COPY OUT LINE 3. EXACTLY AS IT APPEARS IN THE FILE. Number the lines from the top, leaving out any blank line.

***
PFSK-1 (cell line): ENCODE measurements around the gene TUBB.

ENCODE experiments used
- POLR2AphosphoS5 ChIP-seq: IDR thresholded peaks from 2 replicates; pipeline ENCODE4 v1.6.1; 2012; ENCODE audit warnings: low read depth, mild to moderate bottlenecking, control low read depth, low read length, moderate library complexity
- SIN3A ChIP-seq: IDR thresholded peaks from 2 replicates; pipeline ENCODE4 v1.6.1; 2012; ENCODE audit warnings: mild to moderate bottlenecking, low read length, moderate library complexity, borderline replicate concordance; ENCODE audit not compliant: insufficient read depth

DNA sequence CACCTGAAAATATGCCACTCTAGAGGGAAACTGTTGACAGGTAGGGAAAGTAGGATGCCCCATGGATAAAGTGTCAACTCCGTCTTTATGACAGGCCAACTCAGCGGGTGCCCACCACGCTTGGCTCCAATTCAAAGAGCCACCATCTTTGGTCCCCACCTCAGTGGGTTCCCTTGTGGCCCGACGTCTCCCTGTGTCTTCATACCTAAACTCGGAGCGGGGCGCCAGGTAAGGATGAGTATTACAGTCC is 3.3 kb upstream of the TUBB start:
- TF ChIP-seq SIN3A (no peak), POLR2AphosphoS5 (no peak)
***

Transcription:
- POLR2AphosphoS5 ChIP-seq: IDR thresholded peaks from 2 replicates; pipeline ENCODE4 v1.6.1; 2012; ENCODE audit warnings: low read depth, mild to moderate bottlenecking, control low read depth, low read length, moderate library complexity